It was from a friend who had posted on social media earlier that week that he had been to a book signing. The parcel contained a book of Don McCullin’s photographs. It was inscribed to me. I was so pleased.

In 1992, back from my first experience of reporting on armed conflict – the civil war in Georgia at the beginning of that year – I bought McCullin’s autobiography Unreasonable Behaviour. For more than two decades, I have treasured it.

His account of his experiences made such an impression on me that I even considered giving up my career as a TV journalist, and retraining as a photographer.

I stuck with TV because it was getting me to the places – the Caucasus and the Middle East – where I wanted to go then.

Don McCullin’s work has for me an enduring power.  For years, on the walls of various flats where I lived around the world, I had a poster of his picture of a ‘shell-shocked’ U.S. Marine. You can see a detail of it here, on a Guardian review of a recent exhibition.

I could not wait to see the recent documentary about McCullin’s life, directed by Jacqui Morris. I was disappointed to miss it during its brief time in the cinema here in London. I finally saw it this week. At the time of writing, you can still watch it on BBC iPlayer if you’re in the UK.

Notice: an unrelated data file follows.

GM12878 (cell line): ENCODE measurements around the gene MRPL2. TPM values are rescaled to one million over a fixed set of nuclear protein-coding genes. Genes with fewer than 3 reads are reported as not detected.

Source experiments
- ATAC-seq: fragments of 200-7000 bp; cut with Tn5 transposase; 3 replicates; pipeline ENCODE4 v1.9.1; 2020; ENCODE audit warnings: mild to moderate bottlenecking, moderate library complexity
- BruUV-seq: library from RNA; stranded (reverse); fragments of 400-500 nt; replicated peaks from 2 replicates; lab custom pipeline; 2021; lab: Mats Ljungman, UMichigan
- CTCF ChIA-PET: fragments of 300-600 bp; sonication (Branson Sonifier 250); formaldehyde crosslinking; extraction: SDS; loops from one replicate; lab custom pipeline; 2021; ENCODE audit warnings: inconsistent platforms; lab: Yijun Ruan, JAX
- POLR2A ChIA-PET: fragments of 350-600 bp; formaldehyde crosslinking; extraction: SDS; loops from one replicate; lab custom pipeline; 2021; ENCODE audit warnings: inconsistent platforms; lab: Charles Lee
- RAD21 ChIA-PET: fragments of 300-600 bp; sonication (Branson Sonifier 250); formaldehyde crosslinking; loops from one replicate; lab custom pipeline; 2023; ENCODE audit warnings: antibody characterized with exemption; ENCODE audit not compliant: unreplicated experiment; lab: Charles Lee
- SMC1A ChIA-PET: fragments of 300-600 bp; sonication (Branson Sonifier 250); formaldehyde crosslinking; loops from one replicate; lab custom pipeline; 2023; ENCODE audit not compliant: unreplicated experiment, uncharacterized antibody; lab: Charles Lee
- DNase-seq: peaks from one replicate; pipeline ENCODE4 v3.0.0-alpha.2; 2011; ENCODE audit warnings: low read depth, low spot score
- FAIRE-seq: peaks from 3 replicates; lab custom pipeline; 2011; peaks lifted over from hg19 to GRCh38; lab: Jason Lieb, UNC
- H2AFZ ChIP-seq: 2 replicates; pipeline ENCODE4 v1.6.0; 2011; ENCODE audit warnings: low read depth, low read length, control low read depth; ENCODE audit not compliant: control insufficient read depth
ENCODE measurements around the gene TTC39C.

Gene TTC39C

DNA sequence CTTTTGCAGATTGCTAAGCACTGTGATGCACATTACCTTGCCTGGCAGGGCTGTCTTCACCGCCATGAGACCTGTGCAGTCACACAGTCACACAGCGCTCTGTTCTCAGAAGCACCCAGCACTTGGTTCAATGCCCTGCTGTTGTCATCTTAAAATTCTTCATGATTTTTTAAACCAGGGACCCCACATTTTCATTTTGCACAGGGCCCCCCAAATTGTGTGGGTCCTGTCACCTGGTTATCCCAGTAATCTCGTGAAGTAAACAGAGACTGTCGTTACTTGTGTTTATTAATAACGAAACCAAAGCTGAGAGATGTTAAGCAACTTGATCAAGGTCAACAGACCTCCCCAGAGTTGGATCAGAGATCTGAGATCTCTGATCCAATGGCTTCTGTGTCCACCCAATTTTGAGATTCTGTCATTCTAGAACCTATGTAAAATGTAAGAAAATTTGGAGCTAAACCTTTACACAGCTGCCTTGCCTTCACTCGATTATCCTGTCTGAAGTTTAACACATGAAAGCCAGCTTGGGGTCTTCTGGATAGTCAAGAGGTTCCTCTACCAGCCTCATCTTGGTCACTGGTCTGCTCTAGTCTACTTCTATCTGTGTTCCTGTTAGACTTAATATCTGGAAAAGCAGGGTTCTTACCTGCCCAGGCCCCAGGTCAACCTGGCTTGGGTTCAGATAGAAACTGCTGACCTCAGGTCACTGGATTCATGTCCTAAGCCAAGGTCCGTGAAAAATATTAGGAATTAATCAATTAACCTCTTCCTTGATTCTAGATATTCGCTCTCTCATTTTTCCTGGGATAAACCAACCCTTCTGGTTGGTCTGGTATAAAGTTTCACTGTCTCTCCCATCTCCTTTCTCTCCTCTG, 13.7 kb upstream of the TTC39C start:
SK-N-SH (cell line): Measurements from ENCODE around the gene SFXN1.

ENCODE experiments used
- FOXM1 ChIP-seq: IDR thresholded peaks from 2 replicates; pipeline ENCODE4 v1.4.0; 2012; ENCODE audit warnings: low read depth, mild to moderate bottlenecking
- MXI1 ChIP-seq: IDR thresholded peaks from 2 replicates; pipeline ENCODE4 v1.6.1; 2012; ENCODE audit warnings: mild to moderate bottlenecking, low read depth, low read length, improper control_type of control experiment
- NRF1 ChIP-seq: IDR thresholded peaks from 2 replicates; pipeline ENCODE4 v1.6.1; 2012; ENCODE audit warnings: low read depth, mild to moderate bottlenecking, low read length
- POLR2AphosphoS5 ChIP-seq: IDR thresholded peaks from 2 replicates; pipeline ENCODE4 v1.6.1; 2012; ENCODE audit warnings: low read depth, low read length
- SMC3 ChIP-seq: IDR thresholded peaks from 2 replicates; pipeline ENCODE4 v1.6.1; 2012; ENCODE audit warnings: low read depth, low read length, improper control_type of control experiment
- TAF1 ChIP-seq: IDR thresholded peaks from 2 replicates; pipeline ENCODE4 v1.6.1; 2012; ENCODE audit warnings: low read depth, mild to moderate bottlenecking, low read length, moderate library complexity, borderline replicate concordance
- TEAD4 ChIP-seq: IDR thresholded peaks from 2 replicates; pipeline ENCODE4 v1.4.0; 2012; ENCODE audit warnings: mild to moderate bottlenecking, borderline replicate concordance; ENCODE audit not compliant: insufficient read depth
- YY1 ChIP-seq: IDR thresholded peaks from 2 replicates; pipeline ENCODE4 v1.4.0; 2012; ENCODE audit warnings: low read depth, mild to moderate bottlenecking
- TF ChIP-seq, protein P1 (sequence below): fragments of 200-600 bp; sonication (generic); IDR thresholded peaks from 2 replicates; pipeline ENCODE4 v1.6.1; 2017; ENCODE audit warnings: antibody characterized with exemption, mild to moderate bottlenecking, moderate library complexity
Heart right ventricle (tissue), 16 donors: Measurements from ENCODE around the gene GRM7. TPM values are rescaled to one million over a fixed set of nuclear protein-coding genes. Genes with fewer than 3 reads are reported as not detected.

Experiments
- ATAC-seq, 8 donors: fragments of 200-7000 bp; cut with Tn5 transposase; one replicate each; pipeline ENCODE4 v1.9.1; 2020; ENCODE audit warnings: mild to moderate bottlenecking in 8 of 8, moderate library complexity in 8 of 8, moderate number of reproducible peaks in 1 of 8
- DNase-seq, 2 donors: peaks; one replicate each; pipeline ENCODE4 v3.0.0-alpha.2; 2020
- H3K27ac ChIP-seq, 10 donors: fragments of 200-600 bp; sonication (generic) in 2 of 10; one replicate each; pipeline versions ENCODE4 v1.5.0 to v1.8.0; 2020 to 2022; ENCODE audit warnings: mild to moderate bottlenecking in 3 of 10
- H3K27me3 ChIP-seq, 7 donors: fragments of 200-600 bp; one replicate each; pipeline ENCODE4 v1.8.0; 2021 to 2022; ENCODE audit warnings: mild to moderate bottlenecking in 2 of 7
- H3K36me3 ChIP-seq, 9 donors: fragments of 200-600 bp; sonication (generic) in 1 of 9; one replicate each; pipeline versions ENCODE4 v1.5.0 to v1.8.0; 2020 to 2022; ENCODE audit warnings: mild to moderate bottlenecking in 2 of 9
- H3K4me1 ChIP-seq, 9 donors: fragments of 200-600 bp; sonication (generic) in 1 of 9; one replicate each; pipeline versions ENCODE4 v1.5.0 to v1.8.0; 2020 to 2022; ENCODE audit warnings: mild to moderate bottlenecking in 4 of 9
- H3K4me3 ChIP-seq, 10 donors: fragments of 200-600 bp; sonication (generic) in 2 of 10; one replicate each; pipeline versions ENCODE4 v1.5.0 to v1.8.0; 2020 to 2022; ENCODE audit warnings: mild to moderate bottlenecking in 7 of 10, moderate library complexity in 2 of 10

I was blown away. It was inspiring and heartbreaking by turn. Although famous for his silent images, McCullin is rewardingly articulate. He is also disarmingly honest.

‘My duty is to be there for a reason, not just to have a bloody good time,’ he says at one point in the film. To a question from Michael Parkinson, about whether his photographs made a difference, he replies, ‘Actually, I don’t think they do.’

Many of us who have reported on conflict might suspect this about our own work; few would have thought Don McCullin would say it of his. It may seem that way to him. It does not to the rest of us.

Then there are the personal elements. Compared to Don McCullin, I have just tiptoed around the edge of reporting on armed conflict – yet I recognized the feeling of compulsion he described (even if I had it in much lower doses than he), and the cost to family and relationships. I have lost count of the number of times I have been with a group of colleagues, and realized that more than half the company was divorced.